2 stars Nelson’s Brand was my first and, so far, only foray into Diana Palmer’s little corner of Romancelandia. Palmer has got a bit of a reputation in the genre as an author […]
This review is based on the Zebra print version of the book published back in 1983. Kathleen’s Surrender by Nancy Henderson Ryan–known better these days as Nan Ryan–is without question one of the best, most emotional romance novels I’ve ever read. 5 stars
Harlequin Presents #105 Anne Mather’s No Gentle Possession consists of two plot points she’s employed many times in her works: separated lovers and cheating.
Well, in this book, it wasn’t so much a case of separated lovers as two people who briefly dated in the past. The heroine broke it off with the hero when she thought his relationship with his young stepmother was a bit too close for comfort and creepy. 3 1/2 stars
Take a look and enjoy Blue Falcon’s favorite covers! For the week of June 7 to June 13, we asked our dear friend Blue Falcon to choose his favorite covers for this week’s theme. Thanks to these picks, I discovered a new line, Richard Gallen Books, which preceded the Tapestry imprint for Pocket Books.
Harlequin Temptation #331 Candace Schuler Easy Lovin’ is slow romance written by an author who’s produced much better books. Kate Hightower is a prim and proper miss who’s always done what’s expected of her. Except now, she’s running away from her life, having left her fiance at the altar. She’s not sure what she wants, but it’s definitely a drastic change. So she goes to New Orleans to find herself. 1 star
This review is of Savage Conquest, the 9th and final book–although the 6th published–in the “Ecstasy/Gray Eagle” series by Janelle Taylor. 4 stars
Was this tepid, dull romance actually penned by Johanna Lindsey? The Heir was the first book that I noticed a weird change in her writing. Previously, if there was a Lindsey I didn’t like, it was due to a dull plot or excessive fighting between the leads. In this one, there is friendship for sure, but romantic isn’t what I’d call the relationship between Duncan and Sabrina.
Harlequin Presents # 804 What can I say about Carole Mortimer’s Trust in Tomorrow (originally published as Cherish Tomorrow in the US & Canada)? Sadly, that I wasn’t really feeling this one. The romance aspect of the book was fine, kind of adorable, actually, with a very young heroine, Chelsea, in pursuit of the much older hero, Lucas. She knows she wants her man and is willing to fight for him. I really wish Chelsea and Lucas could have had a better plot to go along with their romance. The romance was fine, but it was the story that had me going, huh?
Janelle Taylor’s Sweet Savage Heart, a Zebra Lovegram historical romance, begins in Dakota Territory, May 1867. It is here that an Oglala Indian maiden, Wild Wind, the heroine of the book, is troubled, for she is arguing with her brother, Lone Wolf, over her future. Bottom Line: Sweet Savage Heart is one of Janelle Taylor’s best books. 5 stars
Loveswept #25 Lightning That Lingers by Sharon and Tom Curtis. It wasn’t the worst thing I’ve come across, not by any means. But neither was it was I’d call an enjoyable book. Lightning That Lingers by Sharon and Tom Curtis has received acclaim from many readers. By no means was this a terrible piece of fiction, but I found it didn’t mesh with my personal tastes. It was…not subtle. 2 1/2 stars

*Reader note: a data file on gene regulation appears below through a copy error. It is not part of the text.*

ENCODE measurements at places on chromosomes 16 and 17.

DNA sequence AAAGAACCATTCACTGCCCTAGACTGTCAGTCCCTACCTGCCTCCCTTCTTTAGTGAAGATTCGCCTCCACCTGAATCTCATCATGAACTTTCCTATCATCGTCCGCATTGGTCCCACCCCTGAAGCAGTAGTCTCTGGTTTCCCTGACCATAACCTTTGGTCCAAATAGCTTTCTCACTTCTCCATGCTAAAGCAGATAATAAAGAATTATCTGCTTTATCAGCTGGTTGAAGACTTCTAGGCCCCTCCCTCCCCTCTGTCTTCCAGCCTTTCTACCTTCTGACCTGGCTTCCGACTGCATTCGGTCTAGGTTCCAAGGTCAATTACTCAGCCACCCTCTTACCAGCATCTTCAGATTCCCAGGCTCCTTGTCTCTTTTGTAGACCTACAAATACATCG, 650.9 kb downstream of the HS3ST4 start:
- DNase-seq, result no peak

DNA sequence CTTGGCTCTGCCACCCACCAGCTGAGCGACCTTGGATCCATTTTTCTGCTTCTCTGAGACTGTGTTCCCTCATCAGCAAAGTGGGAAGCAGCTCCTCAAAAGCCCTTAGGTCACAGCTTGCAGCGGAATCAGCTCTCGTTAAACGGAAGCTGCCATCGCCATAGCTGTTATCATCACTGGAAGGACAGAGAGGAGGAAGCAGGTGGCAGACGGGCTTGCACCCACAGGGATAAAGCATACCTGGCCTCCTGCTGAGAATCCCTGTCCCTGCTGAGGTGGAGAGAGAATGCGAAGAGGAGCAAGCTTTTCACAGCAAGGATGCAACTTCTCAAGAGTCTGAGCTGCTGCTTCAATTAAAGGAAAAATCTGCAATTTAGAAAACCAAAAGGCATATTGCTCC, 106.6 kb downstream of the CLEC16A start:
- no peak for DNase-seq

This review is of Passion’s Web by Cassie Edwards. There are books I’m glad I got through because I paid for them and can now resign them to the dustbin of history-literally and figuratively. Passion’s Web is one such book. 2 stars
Each person has their own unique limit of what they can or cannot tolerate in fiction. However, despite its absolute requirement for a happy ending, the romance genre can still be filled with deal-breakers for readers looking for a pleasurable experience that takes them away from reality for a few hours.
Harlequin Temptation #288 Forever Mine, Valentine by Vicki Lewis Thompson, sequel to Be Mine, Valentine, and St Valentine weilds Cupid’s bow and arrow to great success. 4 1/2 stars
This review is of Captive Melody, a standalone Zebra from January 1989 by Nadine Crenshaw. If it were possible to give less than one star to a book, Captive Melody would be the one.
For the week of May 31 to June 6, can you spy the birds on these Elaine Duillo and John Ennis illustrated historical romance novel covers? Enjoy!
Siren Song, the first in Roberta Gellis’ Medieval Song trilogy, takes us to 13th century England.
Lady Elizabeth is not a beauty, but she is intelligent, capable, and now heiress to vast lands, with her brothers and father recently deceased. Elizabeth is married to Mauger, a cruel, murderous lord who wishes for nothing more than to aggrandize himself by whatever means necessary. Mauger has the looks of an angel yet the disposition of a demon. There is no deed too vile for him, as he eagerly breaks every Commandment. 4 stars
The best thing about Emily Bradshaw’s Halfway to Paradise is its stunning jacket,
Holly Witchell, the heroine of Penny Jordan’s Beyond Compare, suffers a bit from an overinflated ego combined with an oblivious nature. Thankfully, Drew, the wonderful hero of this book, sorts matters all out for her. 4 stars
Harlequin Presents #112 n Anne Mather’s The Waterfalls of the Moon the teenaged heroine is in pursuit of a much older man, but the hero’s not taking what she’s offering so easily.
Told through alternating first-person perspectives, Roberta Gellis’s Fires of Winter starts with a bang but ends with a whimper. 3 stars